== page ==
Study

Effects of cave tours on breeding Myotis velifer

  • Published source details Mann S.L., Steidl R.J. & Dalton V.M. (2002) Effects of cave tours on breeding Myotis velifer. The Journal of Wildlife Management, 66, 618-624

Actions

This study is summarised as evidence for the following.

Action Category

Impose restrictions on cave visits

Action Link
Bat Conservation

Restrict artificial lighting in caves and around cave entrances

Action Link
Bat Conservation

Minimize noise levels within caves

Action Link
Bat Conservation
  1. Impose restrictions on cave visits

    A study in 1997–1998 in one cave in Arizona, USA (Mann et al 2002) found that reducing the number of people within cave tour groups did not have a significant effect on the number of take-offs, landings or overall activity of a roosting cave myotis Myotis velifer colony. A similar number of take-offs and landings were observed, and a similar proportion of the colony was active when tour groups had 1–3 people or 6–8 people (data reported as statistical model results). A colony of 1,000 cave myotis bats roosted in a large cluster within one room of the cave. Experimental tours were carried out through the room with five replicates of each of 24 treatment combinations. Treatments included size of tour group (0, 1–3 or 6–8 people), light intensity and colour (no light, low intensity white light, full red light, full white light), and voice intensity (no people talking, all members of group talking). A total of 120 experimental cave tours were carried out between April and September in 1997 and 1998. Bat behaviour was observed with a night-vision video camera and infrared lights.

    (Summarised by: Anna Berthinussen)

  2. Restrict artificial lighting in caves and around cave entrances

    A controlled study in 1997–1998 in one cave in Arizona, USA (Mann et al 2002) found that using low intensity white lights or red lights within the cave resulted in fewer flights by roosting cave myotis bats Myotis velifer than when full white lighting was used, but the number of bat movements was similar between all three light treatments. When compared with full intensity white lighting, low intensity white lights or red lights resulted in fewer take-offs (full white: 23; low white: 12; red: 14) and landings (full white: 20; low white: 11; red: 12). However, the overall activity of the colony (all bat movements) did not differ between the three light treatments (full white: 64% of the colony active; low white: 62%; red: 63%). All three measures of bat activity were lowest when no lighting was used (take-offs: 9; landings: 9; proportion active: 54%). A colony of 1,000 cave myotis bats roosted in a large cluster within one room of the cave. Experimental tours were carried out through the room with five replicates of each of 24 treatment combinations. Treatments included light intensity and colour (no light, low intensity white light, full red light, full white light), size of tour group (0, 1–3 or 6–8 people), and voice intensity (no people talking, all members of group talking). A total of 120 experimental cave tours were carried out between April and September in 1997 and 1998. Bat behaviour was observed with a night-vision video camera and infrared lights.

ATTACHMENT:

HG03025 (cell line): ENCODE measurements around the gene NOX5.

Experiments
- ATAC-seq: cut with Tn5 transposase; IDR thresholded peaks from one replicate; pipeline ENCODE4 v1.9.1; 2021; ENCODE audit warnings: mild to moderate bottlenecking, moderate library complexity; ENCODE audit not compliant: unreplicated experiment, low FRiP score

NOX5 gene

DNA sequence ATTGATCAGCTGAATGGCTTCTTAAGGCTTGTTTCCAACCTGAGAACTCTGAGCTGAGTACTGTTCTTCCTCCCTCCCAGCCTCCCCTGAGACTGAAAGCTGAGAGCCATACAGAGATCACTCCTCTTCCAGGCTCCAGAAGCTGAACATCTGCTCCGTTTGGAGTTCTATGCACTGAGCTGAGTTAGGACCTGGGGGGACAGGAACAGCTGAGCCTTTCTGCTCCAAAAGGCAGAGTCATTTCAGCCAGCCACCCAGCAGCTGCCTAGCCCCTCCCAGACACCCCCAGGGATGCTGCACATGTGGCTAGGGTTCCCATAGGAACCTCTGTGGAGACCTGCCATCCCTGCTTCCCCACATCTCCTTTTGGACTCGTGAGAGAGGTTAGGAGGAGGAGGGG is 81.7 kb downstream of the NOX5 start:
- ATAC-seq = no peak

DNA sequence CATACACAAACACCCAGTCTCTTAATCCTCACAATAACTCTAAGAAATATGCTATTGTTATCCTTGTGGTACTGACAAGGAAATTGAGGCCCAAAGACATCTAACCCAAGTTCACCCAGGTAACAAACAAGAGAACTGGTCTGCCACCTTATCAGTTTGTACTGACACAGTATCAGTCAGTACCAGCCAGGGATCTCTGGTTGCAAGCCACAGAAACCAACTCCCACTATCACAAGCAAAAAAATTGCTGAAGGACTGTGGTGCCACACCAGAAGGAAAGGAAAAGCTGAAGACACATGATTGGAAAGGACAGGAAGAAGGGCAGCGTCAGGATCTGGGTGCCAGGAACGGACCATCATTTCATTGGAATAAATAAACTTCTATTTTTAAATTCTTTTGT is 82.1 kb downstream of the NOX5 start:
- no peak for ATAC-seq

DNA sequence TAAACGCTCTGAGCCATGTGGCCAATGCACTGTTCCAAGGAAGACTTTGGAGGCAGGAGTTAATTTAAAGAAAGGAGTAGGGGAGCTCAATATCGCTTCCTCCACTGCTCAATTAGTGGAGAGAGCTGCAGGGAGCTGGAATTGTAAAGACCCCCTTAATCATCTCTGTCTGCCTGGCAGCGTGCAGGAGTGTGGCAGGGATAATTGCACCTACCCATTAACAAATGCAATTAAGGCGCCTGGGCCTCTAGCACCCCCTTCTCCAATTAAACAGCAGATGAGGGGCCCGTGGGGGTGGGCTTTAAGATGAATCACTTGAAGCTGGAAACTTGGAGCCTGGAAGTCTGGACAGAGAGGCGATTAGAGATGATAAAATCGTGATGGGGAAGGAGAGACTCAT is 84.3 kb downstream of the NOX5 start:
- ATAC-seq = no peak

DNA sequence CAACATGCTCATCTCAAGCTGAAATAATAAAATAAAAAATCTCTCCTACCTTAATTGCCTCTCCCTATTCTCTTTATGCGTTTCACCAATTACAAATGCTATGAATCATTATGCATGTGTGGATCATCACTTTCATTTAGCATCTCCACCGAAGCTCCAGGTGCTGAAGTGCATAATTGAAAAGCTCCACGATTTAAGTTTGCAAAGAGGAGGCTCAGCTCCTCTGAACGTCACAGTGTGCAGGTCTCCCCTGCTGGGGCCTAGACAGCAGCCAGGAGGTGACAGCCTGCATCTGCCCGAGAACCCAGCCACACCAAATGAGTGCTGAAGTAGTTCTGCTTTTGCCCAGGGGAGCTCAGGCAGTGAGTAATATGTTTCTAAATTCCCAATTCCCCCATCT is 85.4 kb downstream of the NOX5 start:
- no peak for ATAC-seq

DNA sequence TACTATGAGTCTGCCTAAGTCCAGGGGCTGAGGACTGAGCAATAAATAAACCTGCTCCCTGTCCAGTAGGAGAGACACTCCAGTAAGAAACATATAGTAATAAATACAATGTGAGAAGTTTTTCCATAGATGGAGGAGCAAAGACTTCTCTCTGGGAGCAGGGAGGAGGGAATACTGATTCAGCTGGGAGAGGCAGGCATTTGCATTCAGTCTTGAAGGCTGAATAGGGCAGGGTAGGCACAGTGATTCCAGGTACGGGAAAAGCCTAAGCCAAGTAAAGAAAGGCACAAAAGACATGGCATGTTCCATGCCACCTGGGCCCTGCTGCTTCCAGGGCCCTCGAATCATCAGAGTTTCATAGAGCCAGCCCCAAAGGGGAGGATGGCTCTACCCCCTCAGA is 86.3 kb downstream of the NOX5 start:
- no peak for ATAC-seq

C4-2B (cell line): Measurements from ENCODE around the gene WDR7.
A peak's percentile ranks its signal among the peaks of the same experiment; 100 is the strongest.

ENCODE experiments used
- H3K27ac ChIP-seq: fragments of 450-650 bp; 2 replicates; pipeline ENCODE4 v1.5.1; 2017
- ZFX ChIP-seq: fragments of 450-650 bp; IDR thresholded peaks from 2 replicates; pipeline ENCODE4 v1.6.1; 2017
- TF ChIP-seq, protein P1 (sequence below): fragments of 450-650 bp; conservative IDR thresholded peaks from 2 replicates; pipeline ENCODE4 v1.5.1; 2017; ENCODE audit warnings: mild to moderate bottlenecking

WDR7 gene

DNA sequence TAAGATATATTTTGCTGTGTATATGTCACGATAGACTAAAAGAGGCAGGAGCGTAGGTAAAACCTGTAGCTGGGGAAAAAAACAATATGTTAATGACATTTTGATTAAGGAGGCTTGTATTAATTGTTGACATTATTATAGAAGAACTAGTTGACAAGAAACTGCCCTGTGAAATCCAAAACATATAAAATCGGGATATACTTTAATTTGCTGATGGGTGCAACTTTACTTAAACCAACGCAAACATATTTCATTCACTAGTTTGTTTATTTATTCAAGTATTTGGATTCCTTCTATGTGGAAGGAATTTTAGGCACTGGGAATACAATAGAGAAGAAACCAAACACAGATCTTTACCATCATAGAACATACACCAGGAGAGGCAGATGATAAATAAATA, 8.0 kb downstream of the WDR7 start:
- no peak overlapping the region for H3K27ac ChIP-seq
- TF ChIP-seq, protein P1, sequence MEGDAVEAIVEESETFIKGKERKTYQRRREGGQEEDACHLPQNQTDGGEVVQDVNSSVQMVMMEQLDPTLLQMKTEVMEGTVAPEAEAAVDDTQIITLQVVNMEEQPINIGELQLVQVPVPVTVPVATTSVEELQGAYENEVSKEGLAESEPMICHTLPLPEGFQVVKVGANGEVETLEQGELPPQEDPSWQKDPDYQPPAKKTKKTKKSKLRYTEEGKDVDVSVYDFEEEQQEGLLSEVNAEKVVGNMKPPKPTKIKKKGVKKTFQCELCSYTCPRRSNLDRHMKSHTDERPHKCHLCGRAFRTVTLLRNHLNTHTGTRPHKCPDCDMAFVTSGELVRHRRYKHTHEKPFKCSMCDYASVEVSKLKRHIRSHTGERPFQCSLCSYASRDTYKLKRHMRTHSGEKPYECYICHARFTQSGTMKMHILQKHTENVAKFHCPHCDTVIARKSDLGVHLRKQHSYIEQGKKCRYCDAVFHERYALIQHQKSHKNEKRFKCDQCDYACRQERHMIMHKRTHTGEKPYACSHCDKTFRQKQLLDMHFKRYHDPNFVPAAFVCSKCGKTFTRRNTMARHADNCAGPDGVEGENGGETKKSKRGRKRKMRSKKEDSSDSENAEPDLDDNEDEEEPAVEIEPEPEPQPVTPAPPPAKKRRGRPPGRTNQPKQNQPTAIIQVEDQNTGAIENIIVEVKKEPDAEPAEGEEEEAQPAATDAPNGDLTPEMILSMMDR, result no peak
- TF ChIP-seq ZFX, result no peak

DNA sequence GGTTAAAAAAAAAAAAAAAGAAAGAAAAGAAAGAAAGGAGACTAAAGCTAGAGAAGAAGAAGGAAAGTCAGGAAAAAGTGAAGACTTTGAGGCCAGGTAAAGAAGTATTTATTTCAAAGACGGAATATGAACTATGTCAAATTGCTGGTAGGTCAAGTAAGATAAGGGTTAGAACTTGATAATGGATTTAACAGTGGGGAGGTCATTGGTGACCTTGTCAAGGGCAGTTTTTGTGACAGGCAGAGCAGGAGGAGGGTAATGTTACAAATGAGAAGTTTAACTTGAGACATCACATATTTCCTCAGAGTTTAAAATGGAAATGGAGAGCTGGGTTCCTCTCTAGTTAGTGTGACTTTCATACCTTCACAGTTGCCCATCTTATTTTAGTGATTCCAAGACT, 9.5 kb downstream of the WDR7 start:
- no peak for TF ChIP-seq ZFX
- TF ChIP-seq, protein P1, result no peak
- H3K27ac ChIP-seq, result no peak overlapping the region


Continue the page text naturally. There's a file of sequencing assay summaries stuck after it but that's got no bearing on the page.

(Summarised by: Anna Berthinussen)

  3. Minimize noise levels within caves

    A controlled study in 1997–1998 in one cave in Arizona, USA (Mann et al 2002) found that experimental cave tours with groups that did not talk resulted in fewer take-offs and landings by a roosting cave myotis Myotis velifer colony than when groups did talk, but talking did not have a significant effect on overall colony activity. Bats had fewer take-offs and landings when groups did not talk (take-offs: average 13; landings: average 12) than when all members of the group talked (take-offs: average 16; landings: average 14). Overall activity of the colony (all bat movements) was similar when groups did not talk (average 59% of colony active) or when all members of the group talked (62%). A colony of 1,000 cave myotis bats roosted in a large cluster within one room of the cave. Experimental tours were carried out through the room with five replicates of each of 24 treatment combinations. Treatments included voice intensity (no people talking, all members of group talking), light intensity and colour (no light, low intensity white light, full red light, full white light), and size of tour group (0, 1–3 or 6–8 people). A total of 120 experimental cave tours were carried out between April and September in 1997 and 1998. Bat behaviour was observed with a night-vision video camera and infrared lights.

    (Summarised by: Anna Berthinussen)

Output references

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